Wednesday, January 15, 2014

Using Satan's Glasses To Interpret Scripture

Everyone is a bible interpreter. If you have ever quoted a verse or referenced something Jesus said, you are doing interpretation. The question is not whether we are bible interpreters, it is whether we are good interpreters.

Bible interpretation is the discipline known as hermeneutics. There is a right way of doing interpretation and a wrong way of doing interpretation. There are hermeneutic rules such as 1. always interpret Scripture with Scripture and 2. interpret Scripture in its proper context, and the often forgotten task 3. look for authorial intent. These and other principles are guidelines and guardrails to prevent the Wild Wild West of bible interpretation (see more on that here).  

The Devil's Interpretation

The danger I want to warn us of, is reading the Bible like Satan. Satan knows the Bible. He likely has more verses memorized than you do, and me for that matter. Yet this does not mean that Satan rightly or correctly interprets Scripture. We saw Satan distort God's words in the Garden of Eden in Genesis 3. God said one thing, Satan said something completely different.  Man becomes the victim.

But perhaps the most clear example is found in Matthew 4. In Matthew 4 Jesus has just been baptized and is led into the wilderness by the Spirit. There he will be tempted and tried. Satan appears to Jesus after he has gone 40 days and nights without food. He comes and challenges Jesus to turn stones into bread. Jesus doesn't go for it. But then Satan moves to his next temptation, but this time he uses Scripture. In Matthew 4:6 Satan says to Jesus as they stand at the pinnacle of the temple, "If you are the Son of God, throw yourself down, for it is written, 'He will command his angels concerning you,' and 'On their hands they will bear you up, lest you strike your foot against a stone.'"

Well there you have it, I guess Jesus has to jump. After all, Satan has shown from Scripture (Ps. 91:11-12) that Jesus should jump because angels will be there and will keep him from striking his foot. But Jesus doesn't jump. Instead, Jesus counters Satan's use of Scripture with another passage (Deut. 6:16), "Again it is written, 'You shall not put the Lord your God to the test.'" In other words, Jesus interprets Scripture with Scripture when he tells Satan he's not jumping off the temple. He shows that Satan's conclusions are invalid, because the passage is not quoted in context. Jesus exhibits here how Bible interpretation should be done. 

Don't Use the Bible Like Satan

Unfortunately, many people today don't take heed to this example. Instead, countless thousands pluck Bible verses kicking and screaming out of their contexts to make or prove any point. However, this is not permissible. We don't have the option of using Scripture any ole' way we want. 

One of the ways I have seen this developing in our culture is the use of passages like 1 Corinthians 13 and 1 John 4:8. In this former passage, we see Paul outline the way of love in the Christian life. He speaks to how love must accompany all of our actions. In the latter passage, we see John declare that anyone who does not love is not from God, because God is love. So these two passages, and a few others, are often tossed out in public square conversations, even in Christian-to-Christian conversation, to negate speaking out against sinful actions. These passages are used as an attempt to muzzle into silence a Christian who is speaking out against sin. The often heard retort is, "Well, I know you are saying that X is wrong, but the Bible also says that God is love, so I just think we should focus on loving people." Now don't get me wrong, loving people is important, but what that statement attempted to do is produce an action - in this case, silencing the believer who is vocalizing the sinfulness of an action - by using other passages of Scripture. Does this look familiar?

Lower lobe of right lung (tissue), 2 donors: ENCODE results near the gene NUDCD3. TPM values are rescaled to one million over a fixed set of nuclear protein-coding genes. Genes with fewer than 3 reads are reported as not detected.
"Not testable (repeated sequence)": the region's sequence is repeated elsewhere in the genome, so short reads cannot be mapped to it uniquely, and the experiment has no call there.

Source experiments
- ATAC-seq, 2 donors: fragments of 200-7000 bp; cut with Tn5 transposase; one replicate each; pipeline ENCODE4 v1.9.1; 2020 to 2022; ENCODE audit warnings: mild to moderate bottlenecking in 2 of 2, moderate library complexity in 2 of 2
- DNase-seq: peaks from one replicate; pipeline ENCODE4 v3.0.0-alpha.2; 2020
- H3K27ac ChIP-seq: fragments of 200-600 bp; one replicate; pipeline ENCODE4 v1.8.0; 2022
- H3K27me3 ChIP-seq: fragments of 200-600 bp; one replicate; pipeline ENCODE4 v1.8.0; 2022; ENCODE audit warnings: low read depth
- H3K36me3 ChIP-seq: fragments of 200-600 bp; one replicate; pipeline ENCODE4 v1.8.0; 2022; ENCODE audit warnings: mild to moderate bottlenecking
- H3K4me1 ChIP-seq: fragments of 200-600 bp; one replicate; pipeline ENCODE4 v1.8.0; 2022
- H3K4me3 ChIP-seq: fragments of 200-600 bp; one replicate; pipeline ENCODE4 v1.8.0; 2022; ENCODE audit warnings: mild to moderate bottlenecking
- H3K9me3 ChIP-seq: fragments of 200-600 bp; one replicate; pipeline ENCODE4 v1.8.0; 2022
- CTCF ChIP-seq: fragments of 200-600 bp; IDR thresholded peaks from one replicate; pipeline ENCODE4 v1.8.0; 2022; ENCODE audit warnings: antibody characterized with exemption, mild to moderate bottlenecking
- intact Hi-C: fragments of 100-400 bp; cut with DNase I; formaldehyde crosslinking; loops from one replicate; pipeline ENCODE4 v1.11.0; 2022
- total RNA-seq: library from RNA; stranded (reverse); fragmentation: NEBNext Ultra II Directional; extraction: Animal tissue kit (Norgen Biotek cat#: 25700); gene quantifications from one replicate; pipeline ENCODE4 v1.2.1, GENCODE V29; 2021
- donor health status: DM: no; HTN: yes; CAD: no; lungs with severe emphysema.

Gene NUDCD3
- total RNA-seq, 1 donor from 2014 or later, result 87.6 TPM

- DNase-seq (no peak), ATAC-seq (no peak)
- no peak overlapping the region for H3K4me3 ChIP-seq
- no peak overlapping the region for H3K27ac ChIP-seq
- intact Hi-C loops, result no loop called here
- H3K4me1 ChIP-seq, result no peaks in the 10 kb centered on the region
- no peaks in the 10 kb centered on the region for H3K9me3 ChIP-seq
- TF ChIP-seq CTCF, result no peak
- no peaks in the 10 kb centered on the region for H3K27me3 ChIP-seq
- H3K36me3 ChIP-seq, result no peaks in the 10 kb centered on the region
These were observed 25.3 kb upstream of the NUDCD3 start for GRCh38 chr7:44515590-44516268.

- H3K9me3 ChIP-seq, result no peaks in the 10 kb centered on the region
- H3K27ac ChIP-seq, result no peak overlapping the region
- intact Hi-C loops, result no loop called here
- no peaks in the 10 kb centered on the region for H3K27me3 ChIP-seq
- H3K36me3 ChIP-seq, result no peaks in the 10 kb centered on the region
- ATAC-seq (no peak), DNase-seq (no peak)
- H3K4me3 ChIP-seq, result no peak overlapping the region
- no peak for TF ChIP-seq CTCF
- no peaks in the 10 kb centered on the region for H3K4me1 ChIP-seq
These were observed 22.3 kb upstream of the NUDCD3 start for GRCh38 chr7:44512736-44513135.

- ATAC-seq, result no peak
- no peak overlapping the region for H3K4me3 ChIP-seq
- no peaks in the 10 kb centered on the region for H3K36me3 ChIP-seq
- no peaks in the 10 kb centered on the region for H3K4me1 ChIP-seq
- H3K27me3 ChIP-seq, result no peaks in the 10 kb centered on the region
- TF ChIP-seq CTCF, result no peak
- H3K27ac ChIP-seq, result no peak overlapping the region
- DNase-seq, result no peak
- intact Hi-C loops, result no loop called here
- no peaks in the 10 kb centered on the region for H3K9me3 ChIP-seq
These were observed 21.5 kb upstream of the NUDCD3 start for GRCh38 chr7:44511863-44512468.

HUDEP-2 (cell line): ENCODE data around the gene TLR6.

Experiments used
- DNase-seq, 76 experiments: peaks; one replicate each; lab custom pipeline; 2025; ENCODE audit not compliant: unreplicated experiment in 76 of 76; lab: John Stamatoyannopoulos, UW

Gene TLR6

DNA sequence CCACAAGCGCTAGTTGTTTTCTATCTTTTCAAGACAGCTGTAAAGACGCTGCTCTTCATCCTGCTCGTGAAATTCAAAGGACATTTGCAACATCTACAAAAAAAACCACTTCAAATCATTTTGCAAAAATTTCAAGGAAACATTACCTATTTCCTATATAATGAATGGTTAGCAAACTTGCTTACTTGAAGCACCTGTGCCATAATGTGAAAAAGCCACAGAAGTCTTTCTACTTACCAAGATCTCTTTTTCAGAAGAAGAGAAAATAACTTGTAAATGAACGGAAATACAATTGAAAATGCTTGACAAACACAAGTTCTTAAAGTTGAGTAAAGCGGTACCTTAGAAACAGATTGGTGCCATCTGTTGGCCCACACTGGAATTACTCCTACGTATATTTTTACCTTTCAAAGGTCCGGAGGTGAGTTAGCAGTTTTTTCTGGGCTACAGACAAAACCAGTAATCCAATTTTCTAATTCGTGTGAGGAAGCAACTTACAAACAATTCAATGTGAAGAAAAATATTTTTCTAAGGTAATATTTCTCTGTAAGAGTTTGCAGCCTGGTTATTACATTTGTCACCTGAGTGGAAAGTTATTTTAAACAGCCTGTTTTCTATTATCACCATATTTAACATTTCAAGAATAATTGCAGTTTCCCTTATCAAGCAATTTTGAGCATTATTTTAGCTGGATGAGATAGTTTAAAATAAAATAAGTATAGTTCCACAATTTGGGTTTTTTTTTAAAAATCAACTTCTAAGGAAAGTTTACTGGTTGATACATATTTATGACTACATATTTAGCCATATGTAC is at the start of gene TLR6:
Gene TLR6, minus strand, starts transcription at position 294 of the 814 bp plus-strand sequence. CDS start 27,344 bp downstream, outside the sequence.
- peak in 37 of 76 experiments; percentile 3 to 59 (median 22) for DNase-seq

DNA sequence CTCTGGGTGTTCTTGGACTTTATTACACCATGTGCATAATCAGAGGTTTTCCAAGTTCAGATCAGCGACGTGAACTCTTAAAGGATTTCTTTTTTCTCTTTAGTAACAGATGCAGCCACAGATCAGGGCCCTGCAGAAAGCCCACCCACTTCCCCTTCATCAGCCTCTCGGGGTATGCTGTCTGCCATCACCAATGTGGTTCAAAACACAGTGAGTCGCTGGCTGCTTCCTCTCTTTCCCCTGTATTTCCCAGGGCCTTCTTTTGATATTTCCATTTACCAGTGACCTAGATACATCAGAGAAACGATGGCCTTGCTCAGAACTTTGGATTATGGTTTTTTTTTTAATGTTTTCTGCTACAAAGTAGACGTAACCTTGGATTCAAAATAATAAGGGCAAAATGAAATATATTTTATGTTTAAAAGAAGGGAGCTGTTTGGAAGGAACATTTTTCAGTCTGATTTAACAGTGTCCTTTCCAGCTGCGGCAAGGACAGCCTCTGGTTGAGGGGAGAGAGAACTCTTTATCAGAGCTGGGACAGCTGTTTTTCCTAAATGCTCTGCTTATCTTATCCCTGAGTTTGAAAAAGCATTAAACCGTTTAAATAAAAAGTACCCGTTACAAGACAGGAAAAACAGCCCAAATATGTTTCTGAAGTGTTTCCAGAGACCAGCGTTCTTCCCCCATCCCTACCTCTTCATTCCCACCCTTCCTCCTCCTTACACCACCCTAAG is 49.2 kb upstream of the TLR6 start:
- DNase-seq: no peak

The Bible exhorts believers to stand for the truth. Interestingly, Jesus, the most loving of all humans to ever live, had no problem calling out sin. Yes, he loved people and was merciful, but he did not tap-dance around the issues of the day in order to win the crowds affections. Another fascinating part of this is the reality that the verses used from Paul (1 Corinthians 13) and John (1 John 4:8) come from guys who do the very thing (call out sin) that those who cite their verses are trying to urge against. For example, John, the same John who wrote that God is love, is also the same guy who wrote in the same book(!) the words of 1 John 1:6 "If we say we have fellowship with him (God) while we walk in darkness, we lie and do not practice the truth." Or consider this doozy in 1 John 3:6 "No one who abides in him (God) keeps on sinning; no one who keeps on sinning has either seen him or known him." As you can see, to use verses from these guys to promote this idea that we should not speak out against sin, is to be deceptively selective in choosing verses, because they do the very thing you are using them to silence others from doing.

It is not loving to remain silent when people are sinning their way straight to hell. It is neither loving or noble to silence believers who are daring to show courage in the face of a culture and church that are not. Yes, believers should be tactful and wise as serpents and gentle as doves in the way they approach speaking out against sin. But when believers are quoting Scripture to other believers to produce an action that the particular passage doesn't warrant, it's wrong. By the way, this is how the Devil does Bible interpretation. It is time Christians stop using Satan's glasses to read Scripture.

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1 comment:

  1. Good read...thanks for bringing this to light for others to consider when they are explaining Scriptures to others...